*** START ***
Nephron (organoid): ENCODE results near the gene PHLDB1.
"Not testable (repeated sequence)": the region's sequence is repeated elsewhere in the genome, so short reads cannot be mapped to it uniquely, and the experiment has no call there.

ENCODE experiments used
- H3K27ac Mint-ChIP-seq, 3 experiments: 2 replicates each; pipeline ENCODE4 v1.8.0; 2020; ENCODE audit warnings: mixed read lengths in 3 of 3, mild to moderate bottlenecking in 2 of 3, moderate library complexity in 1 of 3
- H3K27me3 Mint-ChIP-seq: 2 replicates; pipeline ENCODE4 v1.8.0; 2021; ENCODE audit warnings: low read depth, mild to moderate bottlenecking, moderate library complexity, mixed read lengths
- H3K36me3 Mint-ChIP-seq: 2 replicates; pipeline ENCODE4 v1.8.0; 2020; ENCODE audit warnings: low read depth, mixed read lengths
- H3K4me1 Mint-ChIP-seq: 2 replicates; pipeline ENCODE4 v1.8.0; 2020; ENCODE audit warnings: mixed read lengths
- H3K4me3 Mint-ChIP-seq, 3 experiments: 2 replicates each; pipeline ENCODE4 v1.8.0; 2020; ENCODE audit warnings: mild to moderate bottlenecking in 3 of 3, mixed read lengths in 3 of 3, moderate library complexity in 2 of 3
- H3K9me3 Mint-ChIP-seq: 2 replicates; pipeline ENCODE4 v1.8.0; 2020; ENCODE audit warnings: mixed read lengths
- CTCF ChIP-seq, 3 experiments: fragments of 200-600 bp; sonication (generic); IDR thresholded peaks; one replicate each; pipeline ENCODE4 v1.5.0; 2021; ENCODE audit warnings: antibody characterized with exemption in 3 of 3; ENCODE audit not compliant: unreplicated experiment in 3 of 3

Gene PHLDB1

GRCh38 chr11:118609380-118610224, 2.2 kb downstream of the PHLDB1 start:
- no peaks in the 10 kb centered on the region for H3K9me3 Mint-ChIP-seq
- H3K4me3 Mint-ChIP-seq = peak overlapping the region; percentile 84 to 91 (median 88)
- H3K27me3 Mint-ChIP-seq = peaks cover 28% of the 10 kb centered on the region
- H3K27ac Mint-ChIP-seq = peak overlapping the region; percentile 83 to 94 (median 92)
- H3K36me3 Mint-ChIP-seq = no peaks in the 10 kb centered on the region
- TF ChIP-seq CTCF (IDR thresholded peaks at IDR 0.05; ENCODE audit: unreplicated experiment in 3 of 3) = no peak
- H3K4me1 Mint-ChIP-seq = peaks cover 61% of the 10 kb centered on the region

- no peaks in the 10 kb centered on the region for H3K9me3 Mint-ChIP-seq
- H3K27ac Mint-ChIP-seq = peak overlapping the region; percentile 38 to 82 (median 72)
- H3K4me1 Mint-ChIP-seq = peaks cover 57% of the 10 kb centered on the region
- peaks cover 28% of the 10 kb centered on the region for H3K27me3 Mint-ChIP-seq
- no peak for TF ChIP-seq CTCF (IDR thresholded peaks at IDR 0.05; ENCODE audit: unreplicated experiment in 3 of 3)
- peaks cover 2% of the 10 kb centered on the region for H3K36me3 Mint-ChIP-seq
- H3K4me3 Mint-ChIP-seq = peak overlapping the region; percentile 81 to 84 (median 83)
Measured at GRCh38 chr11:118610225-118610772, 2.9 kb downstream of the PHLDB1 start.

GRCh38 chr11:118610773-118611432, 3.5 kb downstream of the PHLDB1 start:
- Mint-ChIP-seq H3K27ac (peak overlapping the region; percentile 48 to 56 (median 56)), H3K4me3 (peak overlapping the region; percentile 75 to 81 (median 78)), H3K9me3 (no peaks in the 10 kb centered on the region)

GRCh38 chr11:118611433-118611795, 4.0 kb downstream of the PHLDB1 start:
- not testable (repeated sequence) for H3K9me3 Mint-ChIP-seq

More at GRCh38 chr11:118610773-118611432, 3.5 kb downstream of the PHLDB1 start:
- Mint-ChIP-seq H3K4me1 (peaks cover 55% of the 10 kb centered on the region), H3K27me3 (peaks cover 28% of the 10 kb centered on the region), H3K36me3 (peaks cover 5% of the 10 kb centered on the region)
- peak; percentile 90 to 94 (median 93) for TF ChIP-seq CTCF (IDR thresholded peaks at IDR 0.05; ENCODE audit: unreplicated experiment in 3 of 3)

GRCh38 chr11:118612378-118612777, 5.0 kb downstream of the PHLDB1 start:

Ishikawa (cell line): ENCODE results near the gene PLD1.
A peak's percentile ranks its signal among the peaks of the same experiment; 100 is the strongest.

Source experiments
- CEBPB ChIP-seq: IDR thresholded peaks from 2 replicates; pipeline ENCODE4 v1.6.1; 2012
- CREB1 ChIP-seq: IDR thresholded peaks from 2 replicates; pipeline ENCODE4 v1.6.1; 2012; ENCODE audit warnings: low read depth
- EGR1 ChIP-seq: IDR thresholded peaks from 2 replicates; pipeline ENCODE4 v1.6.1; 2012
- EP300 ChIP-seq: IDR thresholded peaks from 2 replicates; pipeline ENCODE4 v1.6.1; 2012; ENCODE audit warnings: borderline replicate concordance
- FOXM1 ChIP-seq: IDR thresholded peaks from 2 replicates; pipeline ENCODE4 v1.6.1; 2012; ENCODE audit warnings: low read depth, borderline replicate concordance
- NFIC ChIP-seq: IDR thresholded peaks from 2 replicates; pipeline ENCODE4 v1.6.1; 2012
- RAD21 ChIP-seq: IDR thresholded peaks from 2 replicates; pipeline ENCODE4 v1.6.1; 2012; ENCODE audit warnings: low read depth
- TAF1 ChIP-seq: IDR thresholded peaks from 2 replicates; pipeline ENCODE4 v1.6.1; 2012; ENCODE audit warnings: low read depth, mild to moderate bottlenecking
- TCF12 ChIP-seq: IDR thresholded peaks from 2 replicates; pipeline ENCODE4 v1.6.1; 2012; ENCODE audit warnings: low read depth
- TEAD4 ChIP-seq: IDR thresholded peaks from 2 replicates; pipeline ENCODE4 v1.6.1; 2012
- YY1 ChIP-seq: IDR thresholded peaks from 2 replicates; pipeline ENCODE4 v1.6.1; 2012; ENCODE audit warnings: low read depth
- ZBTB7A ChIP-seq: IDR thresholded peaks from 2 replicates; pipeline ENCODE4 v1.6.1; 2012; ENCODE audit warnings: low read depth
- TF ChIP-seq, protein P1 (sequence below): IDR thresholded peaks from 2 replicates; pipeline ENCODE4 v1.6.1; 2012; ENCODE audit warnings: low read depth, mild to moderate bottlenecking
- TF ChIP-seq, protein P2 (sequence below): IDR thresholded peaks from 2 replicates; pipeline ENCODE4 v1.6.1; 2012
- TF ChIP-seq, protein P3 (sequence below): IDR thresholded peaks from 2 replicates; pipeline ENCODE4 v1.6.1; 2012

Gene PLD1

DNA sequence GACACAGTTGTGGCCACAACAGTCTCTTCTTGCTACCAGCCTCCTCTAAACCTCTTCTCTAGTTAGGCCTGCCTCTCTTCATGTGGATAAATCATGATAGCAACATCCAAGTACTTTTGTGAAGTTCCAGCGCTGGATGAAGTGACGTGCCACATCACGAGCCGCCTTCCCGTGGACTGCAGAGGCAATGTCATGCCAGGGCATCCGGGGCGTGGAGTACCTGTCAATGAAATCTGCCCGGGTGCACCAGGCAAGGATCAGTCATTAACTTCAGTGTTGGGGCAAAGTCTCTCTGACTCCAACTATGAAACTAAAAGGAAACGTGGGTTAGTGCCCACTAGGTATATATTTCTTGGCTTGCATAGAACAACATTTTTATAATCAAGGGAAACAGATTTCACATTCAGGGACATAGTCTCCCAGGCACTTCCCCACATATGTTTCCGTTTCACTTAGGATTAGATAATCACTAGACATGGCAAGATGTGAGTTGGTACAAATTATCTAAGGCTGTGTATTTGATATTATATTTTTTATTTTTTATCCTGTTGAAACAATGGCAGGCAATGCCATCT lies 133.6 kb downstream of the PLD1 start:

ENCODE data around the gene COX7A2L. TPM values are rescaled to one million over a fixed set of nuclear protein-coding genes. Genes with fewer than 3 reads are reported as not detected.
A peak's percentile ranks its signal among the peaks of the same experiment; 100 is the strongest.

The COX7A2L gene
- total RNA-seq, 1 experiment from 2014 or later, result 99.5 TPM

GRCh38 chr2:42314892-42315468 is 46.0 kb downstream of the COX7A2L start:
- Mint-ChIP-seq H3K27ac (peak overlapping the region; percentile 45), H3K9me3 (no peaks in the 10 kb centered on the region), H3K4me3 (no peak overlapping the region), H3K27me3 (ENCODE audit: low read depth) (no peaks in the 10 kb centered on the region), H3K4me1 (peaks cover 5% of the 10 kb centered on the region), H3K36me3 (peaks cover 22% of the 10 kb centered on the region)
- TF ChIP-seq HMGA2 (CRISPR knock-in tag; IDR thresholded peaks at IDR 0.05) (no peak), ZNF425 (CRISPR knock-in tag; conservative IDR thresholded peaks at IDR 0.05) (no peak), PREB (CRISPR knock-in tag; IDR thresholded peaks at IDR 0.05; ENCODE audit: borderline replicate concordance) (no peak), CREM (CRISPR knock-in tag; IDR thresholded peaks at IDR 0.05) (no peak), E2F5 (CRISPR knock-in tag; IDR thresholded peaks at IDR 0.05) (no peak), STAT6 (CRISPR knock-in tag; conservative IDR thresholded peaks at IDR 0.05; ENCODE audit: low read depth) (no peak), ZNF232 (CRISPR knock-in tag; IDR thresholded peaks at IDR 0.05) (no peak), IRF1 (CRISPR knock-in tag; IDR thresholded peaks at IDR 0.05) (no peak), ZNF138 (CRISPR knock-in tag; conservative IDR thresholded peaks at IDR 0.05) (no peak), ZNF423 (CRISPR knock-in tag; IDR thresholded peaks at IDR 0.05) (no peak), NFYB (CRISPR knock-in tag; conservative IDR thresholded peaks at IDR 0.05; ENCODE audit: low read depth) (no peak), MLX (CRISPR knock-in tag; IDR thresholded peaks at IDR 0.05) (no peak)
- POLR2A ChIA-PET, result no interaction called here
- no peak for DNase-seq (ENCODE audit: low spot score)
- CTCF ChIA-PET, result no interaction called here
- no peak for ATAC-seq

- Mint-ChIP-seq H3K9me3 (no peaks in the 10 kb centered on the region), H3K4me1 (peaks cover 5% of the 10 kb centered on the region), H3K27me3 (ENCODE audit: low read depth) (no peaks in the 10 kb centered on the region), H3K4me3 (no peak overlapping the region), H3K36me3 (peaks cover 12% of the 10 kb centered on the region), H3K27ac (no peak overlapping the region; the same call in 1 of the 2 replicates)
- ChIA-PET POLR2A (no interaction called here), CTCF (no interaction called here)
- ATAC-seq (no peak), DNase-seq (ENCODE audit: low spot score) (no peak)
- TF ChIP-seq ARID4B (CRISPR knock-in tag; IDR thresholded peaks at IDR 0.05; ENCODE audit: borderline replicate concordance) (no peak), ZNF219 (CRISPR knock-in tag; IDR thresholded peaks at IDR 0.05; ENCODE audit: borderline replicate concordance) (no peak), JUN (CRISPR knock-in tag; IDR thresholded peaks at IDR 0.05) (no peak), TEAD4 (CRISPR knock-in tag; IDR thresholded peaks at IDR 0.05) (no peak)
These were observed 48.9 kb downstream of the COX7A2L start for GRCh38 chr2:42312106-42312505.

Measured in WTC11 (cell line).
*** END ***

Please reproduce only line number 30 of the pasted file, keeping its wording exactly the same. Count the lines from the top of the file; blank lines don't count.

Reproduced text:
GRCh38 chr11:118611433-118611795, 4.0 kb downstream of the PHLDB1 start: